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Electrostatic Headphone Amplifier Review & Comparison

amirm

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#1
This is a review and detailed measurements of a number of amplifiers/energizers/drivers for electrostatic headphones. I own three of them which are rather vintage Stax units: the SRM-311, SRM-006t and SRM-007t. The first one is solid state and the other tube. The last unit for comparison is the Koss E/90X energizer that is on kind loan from a member.

Here is the gang:

Stax Electrostatic Headphone Tube Energizer Amplifier Review.jpg


The Stax units harken back to the great days of Japanese hi-fi with nice enclosures, switches and volume pots. The Koss in sharp contrast could be mistaken for a give-away kids toy in McDonald's happy meal.

I did not have the plug for any of these so made a twisted wire probe that I simply stuck in the Left+/- connection. For this reason, the noise level may be higher than it would be with a more proper connector.

Stax Electrostatic Headphone Amp Measurements
I had to modify my headphone amp dashboard as it uses a 600 ohm load which doesn't work for electrostatic headphones which essentially have infinite resistance. The highest my Audio Precision goes to is 100,000 ohm so that is what I used. The other major difference is that electrostatic headphones require far higher voltages to produce sound. So instead of my usual 2 or 4 volt output, I used a whopping 80 volts! I thought this would be within the comfort range of all the headphone amps as it is in the middle setting of the Stax headphone amps. Alas, this did not turn out to be the case but we are getting ahead of ourselves. Let's start with the Stax SRM-311 where I developed the tests:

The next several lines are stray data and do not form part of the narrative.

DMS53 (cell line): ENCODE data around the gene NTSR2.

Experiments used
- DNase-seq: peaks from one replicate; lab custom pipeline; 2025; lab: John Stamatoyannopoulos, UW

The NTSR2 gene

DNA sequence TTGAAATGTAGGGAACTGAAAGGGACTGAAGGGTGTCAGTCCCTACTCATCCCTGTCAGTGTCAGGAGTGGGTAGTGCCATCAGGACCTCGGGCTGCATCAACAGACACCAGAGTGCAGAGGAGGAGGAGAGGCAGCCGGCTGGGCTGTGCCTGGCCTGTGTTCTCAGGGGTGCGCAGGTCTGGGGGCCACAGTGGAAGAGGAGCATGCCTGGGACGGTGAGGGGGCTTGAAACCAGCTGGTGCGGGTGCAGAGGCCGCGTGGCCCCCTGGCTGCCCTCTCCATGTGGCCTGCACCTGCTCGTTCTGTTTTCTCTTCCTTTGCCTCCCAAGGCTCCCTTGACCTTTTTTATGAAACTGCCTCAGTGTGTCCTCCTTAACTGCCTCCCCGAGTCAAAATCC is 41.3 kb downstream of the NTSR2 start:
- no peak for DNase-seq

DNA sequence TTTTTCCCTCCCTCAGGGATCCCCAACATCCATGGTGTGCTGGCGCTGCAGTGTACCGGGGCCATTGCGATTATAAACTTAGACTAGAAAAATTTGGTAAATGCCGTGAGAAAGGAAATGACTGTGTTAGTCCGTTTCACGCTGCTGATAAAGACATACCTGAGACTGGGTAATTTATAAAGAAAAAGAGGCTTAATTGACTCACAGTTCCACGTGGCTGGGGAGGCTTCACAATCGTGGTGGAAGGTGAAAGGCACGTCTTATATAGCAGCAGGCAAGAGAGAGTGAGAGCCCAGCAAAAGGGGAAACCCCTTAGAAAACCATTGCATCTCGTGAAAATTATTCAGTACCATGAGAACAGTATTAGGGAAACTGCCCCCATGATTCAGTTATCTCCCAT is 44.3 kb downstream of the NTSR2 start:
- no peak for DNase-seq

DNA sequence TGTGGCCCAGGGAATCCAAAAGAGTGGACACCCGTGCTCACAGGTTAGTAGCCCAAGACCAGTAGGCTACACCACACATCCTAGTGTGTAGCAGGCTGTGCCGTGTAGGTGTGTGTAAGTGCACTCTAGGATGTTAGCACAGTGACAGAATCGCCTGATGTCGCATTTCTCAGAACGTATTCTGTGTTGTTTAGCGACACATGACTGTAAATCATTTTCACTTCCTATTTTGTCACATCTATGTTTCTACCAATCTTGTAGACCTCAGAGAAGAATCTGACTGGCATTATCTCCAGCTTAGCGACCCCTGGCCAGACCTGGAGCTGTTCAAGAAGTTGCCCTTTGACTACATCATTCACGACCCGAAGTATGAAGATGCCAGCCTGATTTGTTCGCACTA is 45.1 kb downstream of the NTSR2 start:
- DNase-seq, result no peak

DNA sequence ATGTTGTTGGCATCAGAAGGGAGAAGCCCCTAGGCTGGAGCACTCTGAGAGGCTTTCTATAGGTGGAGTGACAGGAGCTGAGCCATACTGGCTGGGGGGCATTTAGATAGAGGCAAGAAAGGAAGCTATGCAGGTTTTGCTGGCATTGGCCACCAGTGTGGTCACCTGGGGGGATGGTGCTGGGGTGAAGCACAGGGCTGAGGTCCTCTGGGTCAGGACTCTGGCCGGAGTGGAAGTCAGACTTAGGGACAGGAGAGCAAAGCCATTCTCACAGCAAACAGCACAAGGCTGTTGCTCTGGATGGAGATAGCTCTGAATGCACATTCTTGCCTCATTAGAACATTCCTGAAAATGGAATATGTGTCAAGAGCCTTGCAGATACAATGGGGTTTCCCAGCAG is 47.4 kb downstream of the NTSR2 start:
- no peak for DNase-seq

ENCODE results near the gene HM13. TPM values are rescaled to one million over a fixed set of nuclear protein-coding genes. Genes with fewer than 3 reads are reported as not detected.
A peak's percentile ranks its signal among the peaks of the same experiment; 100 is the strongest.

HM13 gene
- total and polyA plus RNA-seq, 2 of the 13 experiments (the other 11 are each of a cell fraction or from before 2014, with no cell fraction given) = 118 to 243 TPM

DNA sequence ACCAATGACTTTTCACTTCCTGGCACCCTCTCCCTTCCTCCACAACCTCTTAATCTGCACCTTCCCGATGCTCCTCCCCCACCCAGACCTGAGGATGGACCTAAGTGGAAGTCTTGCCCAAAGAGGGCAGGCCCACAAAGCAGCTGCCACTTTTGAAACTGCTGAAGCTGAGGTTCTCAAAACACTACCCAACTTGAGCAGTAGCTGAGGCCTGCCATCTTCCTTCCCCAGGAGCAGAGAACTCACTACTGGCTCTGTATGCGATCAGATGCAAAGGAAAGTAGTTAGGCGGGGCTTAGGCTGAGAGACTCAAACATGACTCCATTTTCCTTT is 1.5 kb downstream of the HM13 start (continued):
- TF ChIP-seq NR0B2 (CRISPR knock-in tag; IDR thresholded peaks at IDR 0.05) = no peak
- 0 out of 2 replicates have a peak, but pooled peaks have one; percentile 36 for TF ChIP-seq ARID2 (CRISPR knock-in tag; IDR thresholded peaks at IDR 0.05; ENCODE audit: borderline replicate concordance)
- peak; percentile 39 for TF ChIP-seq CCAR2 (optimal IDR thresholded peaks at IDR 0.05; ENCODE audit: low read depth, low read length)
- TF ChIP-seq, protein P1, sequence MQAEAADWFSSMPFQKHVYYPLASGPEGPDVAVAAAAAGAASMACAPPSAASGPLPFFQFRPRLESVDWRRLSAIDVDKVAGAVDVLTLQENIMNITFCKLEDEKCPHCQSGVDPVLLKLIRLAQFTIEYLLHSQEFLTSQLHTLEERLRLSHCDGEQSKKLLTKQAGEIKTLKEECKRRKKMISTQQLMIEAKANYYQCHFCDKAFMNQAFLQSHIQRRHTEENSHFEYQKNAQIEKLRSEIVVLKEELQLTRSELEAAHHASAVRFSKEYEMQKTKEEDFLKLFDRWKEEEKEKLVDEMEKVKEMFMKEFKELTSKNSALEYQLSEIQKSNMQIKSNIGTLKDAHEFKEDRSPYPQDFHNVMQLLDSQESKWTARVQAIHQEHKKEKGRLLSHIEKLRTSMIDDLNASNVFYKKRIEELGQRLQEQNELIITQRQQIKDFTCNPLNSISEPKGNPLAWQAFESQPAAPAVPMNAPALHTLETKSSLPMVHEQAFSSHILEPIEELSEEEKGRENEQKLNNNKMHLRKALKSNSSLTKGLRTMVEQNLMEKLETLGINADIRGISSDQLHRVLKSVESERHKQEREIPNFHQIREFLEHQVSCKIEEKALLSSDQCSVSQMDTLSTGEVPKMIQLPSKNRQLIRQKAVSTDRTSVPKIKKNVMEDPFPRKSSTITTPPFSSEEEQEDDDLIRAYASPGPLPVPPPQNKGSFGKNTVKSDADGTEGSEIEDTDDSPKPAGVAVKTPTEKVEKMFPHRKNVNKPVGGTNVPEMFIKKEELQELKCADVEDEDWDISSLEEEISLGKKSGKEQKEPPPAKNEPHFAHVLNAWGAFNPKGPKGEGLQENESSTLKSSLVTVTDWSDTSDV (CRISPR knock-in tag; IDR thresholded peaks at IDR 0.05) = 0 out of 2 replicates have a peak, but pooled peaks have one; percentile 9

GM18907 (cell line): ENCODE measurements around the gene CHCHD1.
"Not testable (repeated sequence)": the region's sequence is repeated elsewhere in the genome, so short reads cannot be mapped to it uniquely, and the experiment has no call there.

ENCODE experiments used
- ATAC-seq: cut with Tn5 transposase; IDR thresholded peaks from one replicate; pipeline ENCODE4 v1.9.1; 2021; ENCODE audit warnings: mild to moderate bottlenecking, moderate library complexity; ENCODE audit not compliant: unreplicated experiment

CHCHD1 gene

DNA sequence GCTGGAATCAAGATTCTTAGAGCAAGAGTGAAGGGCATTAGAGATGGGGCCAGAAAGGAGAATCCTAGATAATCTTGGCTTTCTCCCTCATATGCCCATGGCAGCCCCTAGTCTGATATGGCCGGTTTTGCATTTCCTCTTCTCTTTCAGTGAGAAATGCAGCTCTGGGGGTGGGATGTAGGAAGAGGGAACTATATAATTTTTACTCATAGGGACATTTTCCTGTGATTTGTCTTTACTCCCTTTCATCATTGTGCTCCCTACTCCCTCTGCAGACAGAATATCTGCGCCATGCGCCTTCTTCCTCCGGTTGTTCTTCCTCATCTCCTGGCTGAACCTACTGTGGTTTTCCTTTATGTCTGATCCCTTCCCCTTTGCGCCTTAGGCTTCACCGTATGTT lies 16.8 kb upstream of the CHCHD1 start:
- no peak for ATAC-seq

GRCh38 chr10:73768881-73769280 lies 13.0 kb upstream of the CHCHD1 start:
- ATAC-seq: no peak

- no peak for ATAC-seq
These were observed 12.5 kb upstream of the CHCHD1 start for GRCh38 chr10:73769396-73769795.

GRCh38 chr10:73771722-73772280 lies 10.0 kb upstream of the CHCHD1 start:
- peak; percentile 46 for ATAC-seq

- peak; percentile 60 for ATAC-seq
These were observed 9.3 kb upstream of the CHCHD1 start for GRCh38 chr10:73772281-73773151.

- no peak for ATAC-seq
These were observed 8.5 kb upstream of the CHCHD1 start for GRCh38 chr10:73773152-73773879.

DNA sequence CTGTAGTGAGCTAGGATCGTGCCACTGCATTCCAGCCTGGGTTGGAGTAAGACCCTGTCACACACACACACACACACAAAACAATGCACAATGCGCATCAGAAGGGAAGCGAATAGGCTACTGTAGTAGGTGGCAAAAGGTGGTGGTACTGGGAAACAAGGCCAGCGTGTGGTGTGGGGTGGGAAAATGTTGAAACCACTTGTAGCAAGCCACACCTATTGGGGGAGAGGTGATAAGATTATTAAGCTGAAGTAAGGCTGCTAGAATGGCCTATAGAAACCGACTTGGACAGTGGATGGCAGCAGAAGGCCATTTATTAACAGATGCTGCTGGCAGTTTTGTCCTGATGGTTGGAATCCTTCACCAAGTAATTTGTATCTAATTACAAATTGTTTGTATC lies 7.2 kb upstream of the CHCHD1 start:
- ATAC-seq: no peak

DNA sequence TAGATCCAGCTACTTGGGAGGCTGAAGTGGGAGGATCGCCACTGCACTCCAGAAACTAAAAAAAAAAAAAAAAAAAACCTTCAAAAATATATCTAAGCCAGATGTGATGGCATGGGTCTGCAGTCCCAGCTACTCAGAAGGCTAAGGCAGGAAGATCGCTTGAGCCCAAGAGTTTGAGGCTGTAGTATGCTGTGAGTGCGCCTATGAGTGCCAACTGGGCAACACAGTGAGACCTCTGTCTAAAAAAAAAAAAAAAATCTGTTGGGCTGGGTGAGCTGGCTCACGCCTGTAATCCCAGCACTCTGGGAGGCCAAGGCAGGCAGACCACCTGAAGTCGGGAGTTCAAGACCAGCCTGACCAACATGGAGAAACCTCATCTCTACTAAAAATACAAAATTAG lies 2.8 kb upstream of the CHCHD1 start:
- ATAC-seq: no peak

Stax SRM-313 Headphone Amp Audio Measurements.png


Second harmonic is at -88 dB which more or less sets our SINAD since distortion is more dominant than noise (SINAD is a relative sum of noise and distortion).

Frequency response had a slight low frequency boost:

Stax SRM-313 Headphone Amp Frequency Response Audio Measurements.png


And droop at 20 kHz. The variation probably gets lost in the frequency response of the headphone itself.

Last test that I prepped was the power test but now into 100K ohm:

Stax SRM-313 Headphone Amp Max Power Audio Measurements.png


Let's jump to the other extreme and test the SRM-007t which is a differential tube amplifier (balanced in, balanced out):
Stax SRM-007t Electrostatic Headphone Amplifier Audio measurements.png


Now this is a bummer. Distortion at around 80 volts was huge as you see above. I thought it might be clipping or something but that is not the case:

Stax SRM-007t Electrostatic Headphone Amplifier Power into 100k Audio measurements.png


No wonder I always heard this amp distorting like heck at higher volumes.

Its frequency response is more flat though:
Stax SRM-007t Electrostatic Headphone Amplifier Frequency Response Audio measurements.png


Here is the SMR-006t which is also tube based but its output is not differential:

Stax SRM-006t Electrostatic Earphone Headphone Amplifier Audio Measurements.png